Second Prostitution Arrest, Downtown Los Angeles, No File
Our client, age 40, was talking about women with his friend. His friend then gave him the phone number of a woman he believed our client could call to possibly have sex with for a fee.
Our client’s friend gave him the phone number for a police officer. Our client certainly did not know this and called the woman, quickly agreeing to meet with her, pay her $100 and to have thirty minutes of sex with her at the Ambassador Motel in South-Central Los Angeles.
The woman then notified her colleagues that she had been solicited to have sex with someone and that she would need help in arresting our client.
Further text messages were exchanged by our client and the cop, with the cop telling our client to meet her by the swimming pool at the hotel.
The problem with this, the client learned upon arrival at the hotel, is that the Ambassador Hotel did not have a pool. At this point, our client suspected something was wrong.
His suspicions were confirmed rather quickly when two male police officers approached him and asked him if he was there to meet with “Lola.” Our client admitted he was and the officers promptly arrested him.
Our client had been convicted before for solicitation of prostitution (Penal Code § 647(b)), so he was aware that upon a second conviction, he faced mandatory jail time of at least 45 days in county jail. The Los Angeles Police Department police officers taking him to the 77th Street Precinct jail for booking reminded him of this (it was unusual for officers to arrest a person for solicitation of prostitution – usually just a ticket is issued with client signing a promise to appear in court at a later date).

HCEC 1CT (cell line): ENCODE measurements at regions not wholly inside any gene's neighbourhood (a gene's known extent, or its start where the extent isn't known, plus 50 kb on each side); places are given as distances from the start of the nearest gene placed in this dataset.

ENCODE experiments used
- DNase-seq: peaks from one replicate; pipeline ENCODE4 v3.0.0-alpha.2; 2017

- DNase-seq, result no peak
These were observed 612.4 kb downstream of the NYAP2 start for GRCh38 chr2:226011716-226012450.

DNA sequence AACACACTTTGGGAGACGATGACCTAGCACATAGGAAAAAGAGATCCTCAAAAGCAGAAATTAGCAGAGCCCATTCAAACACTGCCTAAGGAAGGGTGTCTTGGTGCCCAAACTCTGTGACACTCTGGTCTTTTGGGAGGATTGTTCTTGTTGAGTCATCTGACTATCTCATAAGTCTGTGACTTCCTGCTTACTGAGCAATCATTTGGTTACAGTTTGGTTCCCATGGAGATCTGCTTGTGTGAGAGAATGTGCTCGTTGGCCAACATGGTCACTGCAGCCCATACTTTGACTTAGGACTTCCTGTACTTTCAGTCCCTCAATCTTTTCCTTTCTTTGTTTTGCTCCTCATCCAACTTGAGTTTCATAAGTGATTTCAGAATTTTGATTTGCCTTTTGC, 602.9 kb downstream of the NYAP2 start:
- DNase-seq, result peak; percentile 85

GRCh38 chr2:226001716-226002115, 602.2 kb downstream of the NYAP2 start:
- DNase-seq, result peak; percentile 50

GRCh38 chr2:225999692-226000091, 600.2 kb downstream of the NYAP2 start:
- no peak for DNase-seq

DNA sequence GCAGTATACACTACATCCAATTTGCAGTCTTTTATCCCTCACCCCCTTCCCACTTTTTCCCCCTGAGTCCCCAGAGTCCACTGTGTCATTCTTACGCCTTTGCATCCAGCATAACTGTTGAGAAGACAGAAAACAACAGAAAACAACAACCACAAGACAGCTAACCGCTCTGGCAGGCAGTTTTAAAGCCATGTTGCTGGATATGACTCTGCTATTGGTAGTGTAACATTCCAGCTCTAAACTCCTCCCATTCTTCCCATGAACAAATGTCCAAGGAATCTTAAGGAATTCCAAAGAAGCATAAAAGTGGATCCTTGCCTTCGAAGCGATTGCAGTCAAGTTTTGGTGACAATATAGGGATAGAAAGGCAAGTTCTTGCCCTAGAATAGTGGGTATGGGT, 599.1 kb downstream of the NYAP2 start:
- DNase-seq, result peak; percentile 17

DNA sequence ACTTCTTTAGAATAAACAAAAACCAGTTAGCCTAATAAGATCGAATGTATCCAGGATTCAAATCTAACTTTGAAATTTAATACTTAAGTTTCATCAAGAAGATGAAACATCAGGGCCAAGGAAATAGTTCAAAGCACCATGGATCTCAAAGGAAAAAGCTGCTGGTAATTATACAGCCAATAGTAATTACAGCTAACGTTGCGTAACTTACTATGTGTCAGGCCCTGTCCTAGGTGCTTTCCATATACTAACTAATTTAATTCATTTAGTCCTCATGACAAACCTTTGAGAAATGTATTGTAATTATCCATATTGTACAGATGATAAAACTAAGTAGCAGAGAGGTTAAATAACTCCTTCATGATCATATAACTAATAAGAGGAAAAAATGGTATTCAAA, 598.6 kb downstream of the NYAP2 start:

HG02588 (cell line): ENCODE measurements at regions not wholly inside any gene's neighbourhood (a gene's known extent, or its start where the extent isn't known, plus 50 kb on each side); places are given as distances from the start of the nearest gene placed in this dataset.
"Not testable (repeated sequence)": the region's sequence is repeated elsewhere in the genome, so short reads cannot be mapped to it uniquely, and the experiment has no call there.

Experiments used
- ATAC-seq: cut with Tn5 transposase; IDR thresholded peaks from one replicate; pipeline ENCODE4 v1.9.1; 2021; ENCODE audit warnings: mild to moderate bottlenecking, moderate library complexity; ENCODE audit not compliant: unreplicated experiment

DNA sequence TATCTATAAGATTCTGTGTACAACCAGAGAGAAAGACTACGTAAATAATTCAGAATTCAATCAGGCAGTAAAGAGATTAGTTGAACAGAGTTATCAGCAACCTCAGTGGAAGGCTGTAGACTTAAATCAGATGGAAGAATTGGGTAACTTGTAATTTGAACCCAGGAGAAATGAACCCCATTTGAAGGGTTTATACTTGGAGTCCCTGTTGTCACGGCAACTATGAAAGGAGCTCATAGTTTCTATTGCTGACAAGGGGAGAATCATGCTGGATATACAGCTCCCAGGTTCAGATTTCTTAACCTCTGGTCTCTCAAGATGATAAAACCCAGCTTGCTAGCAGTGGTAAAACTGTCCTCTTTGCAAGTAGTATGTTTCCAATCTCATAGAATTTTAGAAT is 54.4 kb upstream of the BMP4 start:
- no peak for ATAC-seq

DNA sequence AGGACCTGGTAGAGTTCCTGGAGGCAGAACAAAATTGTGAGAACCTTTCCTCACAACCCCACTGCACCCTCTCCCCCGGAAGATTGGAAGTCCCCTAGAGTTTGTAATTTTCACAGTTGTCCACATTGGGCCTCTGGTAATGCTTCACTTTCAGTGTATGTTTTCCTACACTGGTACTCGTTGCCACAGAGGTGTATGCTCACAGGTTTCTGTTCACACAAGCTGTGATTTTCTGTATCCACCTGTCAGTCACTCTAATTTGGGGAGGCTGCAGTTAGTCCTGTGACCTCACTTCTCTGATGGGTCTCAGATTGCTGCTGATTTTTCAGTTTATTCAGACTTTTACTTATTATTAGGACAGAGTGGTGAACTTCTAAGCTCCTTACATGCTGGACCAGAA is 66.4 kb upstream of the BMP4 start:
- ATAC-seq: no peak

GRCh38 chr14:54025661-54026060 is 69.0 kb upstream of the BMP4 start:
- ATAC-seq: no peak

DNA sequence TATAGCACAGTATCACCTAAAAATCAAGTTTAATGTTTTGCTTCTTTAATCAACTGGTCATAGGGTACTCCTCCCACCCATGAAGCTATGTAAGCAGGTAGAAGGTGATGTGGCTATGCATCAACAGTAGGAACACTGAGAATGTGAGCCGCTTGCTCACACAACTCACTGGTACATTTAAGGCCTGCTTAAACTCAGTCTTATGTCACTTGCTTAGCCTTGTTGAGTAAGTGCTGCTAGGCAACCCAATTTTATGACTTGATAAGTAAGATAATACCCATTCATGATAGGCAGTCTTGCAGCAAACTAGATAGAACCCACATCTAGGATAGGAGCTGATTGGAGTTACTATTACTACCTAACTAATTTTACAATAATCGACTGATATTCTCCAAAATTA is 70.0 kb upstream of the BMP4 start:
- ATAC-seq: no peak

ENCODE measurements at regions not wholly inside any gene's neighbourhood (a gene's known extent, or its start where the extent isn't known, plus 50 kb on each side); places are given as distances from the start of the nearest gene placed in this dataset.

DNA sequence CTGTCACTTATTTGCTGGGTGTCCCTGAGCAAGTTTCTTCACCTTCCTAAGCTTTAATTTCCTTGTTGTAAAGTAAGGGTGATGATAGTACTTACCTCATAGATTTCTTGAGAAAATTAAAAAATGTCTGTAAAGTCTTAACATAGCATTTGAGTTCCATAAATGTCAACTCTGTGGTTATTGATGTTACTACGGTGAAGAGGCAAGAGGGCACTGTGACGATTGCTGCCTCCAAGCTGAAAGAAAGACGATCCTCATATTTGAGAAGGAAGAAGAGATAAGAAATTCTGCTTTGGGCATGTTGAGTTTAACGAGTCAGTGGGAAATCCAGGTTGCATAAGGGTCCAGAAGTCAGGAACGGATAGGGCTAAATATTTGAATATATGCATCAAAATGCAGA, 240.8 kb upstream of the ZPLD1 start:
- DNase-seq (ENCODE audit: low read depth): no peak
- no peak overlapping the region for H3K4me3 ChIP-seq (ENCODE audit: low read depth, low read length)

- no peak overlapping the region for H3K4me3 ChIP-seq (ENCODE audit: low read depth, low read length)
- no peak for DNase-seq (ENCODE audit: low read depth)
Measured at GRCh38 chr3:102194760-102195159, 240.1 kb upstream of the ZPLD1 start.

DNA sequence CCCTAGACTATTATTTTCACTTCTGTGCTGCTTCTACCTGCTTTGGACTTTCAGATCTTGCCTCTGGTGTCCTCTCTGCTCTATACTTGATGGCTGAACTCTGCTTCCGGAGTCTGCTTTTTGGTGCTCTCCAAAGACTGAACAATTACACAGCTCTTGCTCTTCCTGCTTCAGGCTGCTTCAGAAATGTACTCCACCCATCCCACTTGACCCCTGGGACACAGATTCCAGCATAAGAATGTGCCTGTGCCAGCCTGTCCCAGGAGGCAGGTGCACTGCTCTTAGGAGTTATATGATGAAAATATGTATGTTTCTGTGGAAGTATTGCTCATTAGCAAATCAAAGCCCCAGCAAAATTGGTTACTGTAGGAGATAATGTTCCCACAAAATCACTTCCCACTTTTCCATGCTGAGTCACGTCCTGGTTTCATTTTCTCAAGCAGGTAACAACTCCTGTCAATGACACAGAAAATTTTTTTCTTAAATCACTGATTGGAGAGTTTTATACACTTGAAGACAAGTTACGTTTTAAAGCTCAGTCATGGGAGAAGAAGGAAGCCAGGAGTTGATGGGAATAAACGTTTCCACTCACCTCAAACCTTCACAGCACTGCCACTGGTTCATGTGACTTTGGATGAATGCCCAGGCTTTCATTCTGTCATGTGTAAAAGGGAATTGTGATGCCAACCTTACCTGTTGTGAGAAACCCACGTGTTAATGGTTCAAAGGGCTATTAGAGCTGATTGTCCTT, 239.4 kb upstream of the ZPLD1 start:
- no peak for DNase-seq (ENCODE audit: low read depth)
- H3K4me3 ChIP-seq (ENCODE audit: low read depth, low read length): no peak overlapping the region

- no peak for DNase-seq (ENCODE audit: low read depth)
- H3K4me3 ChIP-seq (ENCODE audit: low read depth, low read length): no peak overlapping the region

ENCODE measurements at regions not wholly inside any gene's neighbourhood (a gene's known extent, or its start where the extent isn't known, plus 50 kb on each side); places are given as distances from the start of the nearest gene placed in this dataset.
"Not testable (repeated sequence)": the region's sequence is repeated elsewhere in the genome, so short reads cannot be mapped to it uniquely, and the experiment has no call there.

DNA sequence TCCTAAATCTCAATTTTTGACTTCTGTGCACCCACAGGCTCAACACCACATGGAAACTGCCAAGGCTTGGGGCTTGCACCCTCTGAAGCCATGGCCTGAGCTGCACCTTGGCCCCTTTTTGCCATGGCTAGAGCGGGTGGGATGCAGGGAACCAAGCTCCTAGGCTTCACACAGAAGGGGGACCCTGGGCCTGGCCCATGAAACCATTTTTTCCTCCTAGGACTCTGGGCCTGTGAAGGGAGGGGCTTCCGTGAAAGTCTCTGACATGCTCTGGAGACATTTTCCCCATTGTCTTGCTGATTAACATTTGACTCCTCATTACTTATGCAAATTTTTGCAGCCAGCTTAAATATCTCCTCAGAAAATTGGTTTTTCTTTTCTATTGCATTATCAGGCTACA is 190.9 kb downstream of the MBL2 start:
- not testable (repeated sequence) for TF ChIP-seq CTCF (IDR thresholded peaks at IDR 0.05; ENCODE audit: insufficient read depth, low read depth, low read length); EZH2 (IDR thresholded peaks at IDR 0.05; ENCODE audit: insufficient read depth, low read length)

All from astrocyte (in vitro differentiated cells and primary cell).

Consequently, when our client was released from jail after being assigned a court date about six weeks later at the Clara Shortridge Foltz courthouse at 210 West Temple Street, he called Greg Hill & Associates.
He knew he needed an attorney, as he was fearful of going to jail for 45 days or more. The client explained what had happened and how stupid he felt he was. He was full of questions about ways to avoid the 45 days of jail. As a new U.S. citizen, but born overseas, he was anxious about U.S. jails and feared being beaten up inside the jail.
Greg explained that in his experience, the judge would sentence the client to the 45 days in county jail, as the statute so requires this. However, since our client’s prior conviction was almost ten years earlier, our expectation is that the judge would impose the minimum jail required, not more than 45 days.
Greg further explained that he would attempt to have the 45 days suspended and not imposed while the client agreed to perform some community service in lieu of serving the time immediately. Greg also advised the client that he would have to attend a prostitution diversion program (PDP) that took various forms in Los Angeles County.
Greg and the client then further discussed house arrest, private jail, a SCRAM monitor and converting all the county jail to community service. The client also asked about paying an enormous fee to the court to avoid going to jail, but Greg explained that this most likely would be rejected as an offer.
Greg then explained some of his prior cases with second-time prostitution charges and how he was able to have the client avoid the jail term. This made the client feel better, but he was still extremely nervous.
Greg Hill & Associates then sent out initial letters to the Los Angeles Police Department and the Los Angeles City Attorney’s Office requesting a copy of the police report and all related documents. No response was received before the arraignment date.
Greg then went to the Clara Shortridge Foltz criminal courts building for the client’s arraignment and was pleasantly surprised to be notified by the clerk’s office that the case was not filed. This was a tremendous relief to the client, who offered to pay Greg a bonus for his help, but Greg declined.
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